{Of all lies, art is the least untrue - Flaubert}

Wednesday, April 08, 2009

Delhi 6

Few things about Delhi 6.

1. If an artist wants - a confident and cocksure artist, the type we all know - he can make a miniature painting with bold strokes and still feel good about it. Similarly, for the directors who cant help but think big, everything becomes mini-India, so we have standard Hindu-Muslim characters, standard dadima, standard sweet-bitter relatives (large hearted ones have big breasts or big smiles), standard kids (two types - with glasses, without glasses) and other associated clichés but remember that the mini-India of our serious and good-hearted directors is not quite complete without the holy grail of goodness and that can only come from an NRI (preferably man, preferred age 25-27, must be good at heart and good looking too - as they go hand in hand - , must be doing quite well in US, preferably a software engineer, scientist or son of an Indian male, who is doing very good in US, preferably a doctor and married, - as they go hand in hand). He comes, he sees and he reforms us. Whether he stays back or carry on his journey is quite immaterial (or rather depends on whether he gets a girl here. The girl should be fair, preferably long hair. She should be of a kind which should make India look cool - now coolness really depends on director's definition of it. There are basically two types of coolness - Traditional coolness and hip-coolness. Typically girl adjusts to whatever NRI wants. The romance between NRI and girl must follow normal Bollywood standards. The first encounter must be little rough (The only tussle they have is whether they should kiss Bollywood style or Hollywood style, here the guy loses usually), rest goes smoothly. I repeat girl should be fair or become so in due course of romance). We all know and understand that an NRI is the closest approximation to a white man you can find in our family, so it is nothing but natural for us and our film makers to be drawn to them. They are as white as we can ever get. "Son of an NRI" is even cleaner than the NRI, in moralistic terms. Technically he never left the country. He is godlike- if I may say so - with no Original sin. He is a kid, he observes with a zeal of a teenager. He is so young, innocent and beautiful that the whole theatre must feel bad if someone slaps him tight. His voice of reason, his ok-ok Hindi (like the dubbed Tamil and Telugu of South Indian heroines exported from Bombay), his untainted ideals and his open-minded feminism (and he will definitely get chance to show it few times in the film), his goggles, cell phone, laptop and a wiser and purer (if not cleaner) brain. No wonder, he becomes friends only with Dadima and kids, he is beyond (or out of) his time, just like god. His inability to express hints to his innocence, his childlike gaze becomes his purity of observation and his smile becomes the mirror of his pure white soul. NRI (or son of an NRI) is at once, pristine and philistine - a godsend for Bollywood.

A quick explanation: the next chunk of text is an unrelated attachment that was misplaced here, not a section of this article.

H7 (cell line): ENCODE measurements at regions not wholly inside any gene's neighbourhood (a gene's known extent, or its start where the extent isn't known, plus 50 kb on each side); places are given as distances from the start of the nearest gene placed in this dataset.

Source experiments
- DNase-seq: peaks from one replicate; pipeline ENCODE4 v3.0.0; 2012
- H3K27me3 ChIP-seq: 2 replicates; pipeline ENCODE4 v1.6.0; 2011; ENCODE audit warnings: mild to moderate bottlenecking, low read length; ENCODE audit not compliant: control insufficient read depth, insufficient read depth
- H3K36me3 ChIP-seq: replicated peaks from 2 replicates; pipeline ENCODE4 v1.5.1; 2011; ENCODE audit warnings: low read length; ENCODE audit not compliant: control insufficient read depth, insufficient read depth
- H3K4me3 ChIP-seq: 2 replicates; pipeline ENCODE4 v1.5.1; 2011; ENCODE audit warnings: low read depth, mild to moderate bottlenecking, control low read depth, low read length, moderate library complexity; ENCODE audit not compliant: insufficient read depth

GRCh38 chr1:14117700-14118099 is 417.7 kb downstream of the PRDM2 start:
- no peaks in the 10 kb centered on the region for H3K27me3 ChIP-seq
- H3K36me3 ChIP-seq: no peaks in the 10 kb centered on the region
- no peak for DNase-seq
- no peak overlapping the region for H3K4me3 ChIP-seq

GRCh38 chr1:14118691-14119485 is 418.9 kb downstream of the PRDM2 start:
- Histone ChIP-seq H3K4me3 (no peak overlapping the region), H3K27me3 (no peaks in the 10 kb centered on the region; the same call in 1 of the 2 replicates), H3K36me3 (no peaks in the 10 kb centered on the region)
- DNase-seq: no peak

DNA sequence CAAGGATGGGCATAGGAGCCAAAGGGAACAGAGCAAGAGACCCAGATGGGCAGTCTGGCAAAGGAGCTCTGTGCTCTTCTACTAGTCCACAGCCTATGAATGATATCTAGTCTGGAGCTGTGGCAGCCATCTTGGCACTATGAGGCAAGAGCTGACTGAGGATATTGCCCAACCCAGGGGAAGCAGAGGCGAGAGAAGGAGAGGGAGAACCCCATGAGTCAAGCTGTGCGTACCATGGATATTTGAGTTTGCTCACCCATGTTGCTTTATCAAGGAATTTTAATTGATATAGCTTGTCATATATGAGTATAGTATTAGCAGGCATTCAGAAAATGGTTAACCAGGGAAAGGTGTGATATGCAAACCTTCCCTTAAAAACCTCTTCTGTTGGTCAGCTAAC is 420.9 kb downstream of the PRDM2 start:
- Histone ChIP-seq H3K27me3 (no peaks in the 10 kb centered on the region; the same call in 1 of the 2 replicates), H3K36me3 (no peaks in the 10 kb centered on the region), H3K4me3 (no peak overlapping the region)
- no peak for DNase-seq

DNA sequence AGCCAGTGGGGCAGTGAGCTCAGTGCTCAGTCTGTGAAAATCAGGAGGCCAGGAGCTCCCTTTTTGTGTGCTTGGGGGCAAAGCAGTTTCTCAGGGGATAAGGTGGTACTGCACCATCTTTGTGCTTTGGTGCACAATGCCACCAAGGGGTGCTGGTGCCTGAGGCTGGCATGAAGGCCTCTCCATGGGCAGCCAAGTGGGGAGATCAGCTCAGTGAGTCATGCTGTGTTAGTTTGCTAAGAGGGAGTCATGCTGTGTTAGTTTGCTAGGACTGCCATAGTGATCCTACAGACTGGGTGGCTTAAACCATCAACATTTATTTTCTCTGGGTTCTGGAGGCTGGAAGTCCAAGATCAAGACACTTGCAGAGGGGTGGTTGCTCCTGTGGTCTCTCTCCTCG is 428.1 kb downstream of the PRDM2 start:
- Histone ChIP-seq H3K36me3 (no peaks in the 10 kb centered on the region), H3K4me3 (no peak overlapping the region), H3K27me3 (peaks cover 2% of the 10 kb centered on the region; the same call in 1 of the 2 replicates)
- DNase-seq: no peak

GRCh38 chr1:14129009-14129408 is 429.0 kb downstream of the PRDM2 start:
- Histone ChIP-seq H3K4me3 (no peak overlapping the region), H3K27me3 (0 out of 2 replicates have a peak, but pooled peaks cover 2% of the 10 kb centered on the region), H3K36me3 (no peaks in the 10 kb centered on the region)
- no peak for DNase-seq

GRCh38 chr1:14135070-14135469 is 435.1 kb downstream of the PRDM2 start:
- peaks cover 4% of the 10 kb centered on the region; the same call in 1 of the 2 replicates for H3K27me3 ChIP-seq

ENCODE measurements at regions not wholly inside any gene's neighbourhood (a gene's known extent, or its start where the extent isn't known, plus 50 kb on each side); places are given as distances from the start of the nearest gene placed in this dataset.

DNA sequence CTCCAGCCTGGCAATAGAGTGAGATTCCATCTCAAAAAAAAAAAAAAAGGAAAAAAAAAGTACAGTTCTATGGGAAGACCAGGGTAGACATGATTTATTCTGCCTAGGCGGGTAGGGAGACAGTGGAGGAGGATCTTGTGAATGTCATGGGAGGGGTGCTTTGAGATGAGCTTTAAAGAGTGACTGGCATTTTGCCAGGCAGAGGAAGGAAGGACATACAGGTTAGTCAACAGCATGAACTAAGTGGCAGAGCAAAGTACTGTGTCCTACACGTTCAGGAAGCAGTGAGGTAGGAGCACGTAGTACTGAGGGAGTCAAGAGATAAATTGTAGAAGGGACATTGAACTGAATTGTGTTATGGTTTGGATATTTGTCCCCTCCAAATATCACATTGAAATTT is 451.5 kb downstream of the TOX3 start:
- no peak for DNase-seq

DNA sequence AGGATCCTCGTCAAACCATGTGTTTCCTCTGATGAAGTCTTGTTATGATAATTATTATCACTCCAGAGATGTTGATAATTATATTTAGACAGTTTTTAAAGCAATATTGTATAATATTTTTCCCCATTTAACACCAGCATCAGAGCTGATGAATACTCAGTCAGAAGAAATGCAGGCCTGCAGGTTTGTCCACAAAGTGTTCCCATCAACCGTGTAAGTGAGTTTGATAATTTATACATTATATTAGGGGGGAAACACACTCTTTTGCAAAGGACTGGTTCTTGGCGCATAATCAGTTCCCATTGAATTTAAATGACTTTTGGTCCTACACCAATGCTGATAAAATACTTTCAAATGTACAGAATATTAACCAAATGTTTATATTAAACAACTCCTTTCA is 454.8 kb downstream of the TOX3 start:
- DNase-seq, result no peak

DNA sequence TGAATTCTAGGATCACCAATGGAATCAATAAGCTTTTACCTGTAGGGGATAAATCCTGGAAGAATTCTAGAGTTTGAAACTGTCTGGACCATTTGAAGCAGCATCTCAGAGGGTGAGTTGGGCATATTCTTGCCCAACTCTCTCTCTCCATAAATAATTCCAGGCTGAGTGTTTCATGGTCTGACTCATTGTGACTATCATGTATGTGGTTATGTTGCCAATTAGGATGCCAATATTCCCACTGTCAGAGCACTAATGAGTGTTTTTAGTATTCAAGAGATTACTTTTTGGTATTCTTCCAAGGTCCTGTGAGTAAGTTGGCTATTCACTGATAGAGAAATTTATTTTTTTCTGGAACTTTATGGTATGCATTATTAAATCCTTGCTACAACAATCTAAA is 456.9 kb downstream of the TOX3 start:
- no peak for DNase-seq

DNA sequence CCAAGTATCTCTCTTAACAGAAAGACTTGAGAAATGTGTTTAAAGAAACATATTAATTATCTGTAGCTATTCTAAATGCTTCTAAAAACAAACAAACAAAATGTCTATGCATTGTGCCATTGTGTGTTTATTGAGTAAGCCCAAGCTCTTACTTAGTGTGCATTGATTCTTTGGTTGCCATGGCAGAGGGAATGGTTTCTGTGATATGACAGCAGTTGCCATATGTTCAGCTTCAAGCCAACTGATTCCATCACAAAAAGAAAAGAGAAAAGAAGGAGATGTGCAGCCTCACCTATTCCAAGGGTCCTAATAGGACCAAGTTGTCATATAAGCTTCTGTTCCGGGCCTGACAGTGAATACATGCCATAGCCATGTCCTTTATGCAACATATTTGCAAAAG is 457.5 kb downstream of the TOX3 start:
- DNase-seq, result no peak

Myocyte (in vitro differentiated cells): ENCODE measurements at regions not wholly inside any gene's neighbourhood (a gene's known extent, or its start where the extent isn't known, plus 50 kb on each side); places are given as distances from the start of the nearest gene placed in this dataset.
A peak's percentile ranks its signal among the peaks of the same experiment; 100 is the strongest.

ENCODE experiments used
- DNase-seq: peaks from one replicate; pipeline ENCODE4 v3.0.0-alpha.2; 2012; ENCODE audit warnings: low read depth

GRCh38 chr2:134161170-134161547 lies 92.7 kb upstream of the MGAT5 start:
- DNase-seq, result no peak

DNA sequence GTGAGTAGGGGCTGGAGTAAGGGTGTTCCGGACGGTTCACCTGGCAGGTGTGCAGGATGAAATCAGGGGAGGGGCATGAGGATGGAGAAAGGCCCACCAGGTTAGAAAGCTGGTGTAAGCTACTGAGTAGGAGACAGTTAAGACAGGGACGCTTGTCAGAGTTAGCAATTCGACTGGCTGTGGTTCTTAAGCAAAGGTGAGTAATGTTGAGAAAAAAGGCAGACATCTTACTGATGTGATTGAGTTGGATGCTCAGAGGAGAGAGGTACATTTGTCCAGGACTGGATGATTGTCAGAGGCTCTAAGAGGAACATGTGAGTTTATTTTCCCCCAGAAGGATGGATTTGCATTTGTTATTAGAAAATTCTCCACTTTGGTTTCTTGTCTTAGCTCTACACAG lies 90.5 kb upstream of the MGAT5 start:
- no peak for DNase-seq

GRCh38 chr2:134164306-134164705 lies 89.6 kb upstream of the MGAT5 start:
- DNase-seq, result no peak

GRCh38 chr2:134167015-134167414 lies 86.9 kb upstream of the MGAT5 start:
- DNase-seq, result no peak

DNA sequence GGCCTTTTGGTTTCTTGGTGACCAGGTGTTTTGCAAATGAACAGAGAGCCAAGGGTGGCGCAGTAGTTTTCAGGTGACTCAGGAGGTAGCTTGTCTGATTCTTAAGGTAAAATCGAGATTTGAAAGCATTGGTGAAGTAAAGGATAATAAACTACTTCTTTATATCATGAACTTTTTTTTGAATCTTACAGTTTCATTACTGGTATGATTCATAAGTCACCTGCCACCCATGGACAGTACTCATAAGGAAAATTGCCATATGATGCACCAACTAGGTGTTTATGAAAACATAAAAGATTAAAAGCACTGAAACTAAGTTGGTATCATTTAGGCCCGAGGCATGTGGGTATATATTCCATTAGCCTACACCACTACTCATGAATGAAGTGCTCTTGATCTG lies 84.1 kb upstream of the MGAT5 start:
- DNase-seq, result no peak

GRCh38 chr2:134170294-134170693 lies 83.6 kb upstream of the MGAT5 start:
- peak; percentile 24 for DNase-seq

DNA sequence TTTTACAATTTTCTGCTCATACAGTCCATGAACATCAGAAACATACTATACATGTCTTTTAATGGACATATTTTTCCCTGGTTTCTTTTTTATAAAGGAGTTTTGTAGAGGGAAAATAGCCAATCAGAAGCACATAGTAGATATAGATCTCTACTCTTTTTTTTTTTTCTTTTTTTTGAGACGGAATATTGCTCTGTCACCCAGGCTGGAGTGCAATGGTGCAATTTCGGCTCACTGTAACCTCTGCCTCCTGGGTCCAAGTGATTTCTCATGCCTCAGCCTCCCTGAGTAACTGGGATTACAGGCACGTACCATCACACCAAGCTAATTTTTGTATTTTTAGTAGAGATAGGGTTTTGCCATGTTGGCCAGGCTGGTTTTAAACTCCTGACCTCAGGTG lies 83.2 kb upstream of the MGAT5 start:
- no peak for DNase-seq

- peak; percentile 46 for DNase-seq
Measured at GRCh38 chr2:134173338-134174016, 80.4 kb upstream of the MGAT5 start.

2. Nothing irritated me more than the use of Ramlila sketches to push the tick-mark narrative points forward. The worst abuse was made of Sabri's story. Its was like watching a low-intellect children story where references to an age old saga are so badly needed to validate the point that it does not fear from trivializing the story itself. The last best use of Ramleela was done in Rajkumar Santoshi's Lajja where drunk Sita (Madhuri Dixit) refuses to go to Agni Pareeksha and argues onstage with both Ram and Lakshman. It was one of the last instances of feminism in commercial Bollywood. It was much better than when ramlila was used to extreme ends to bring director's point across like in Deepa Mehta's Fire. Attempts like Fire or Delhi 6, use the epic for their narrow ends, but efforts like Lajja's ramleela scene flip-flops it to make us think.

3. Surprisingly, I was alright with the Kala-bandar theme. I know its more or less like Panchtantra, that we all have a kala-bandar inside (Banality of evil for kids and toddlers), but it was done with some humor so it works in parts. But I was most embarrassed by Amitabh's role. Do Bachachan's come in a package. ek ke saath ek free. One can not help but think of Abhishek's reply when the director/producer asked him to work in this film, "Papa ke saath", he would have replied. Amitabh and his tribe (who so ever calls him Amitji, Amit Uncle or Papa) are in so many films now-a-days that one can safely say that there is a Kala-bandar inside every film.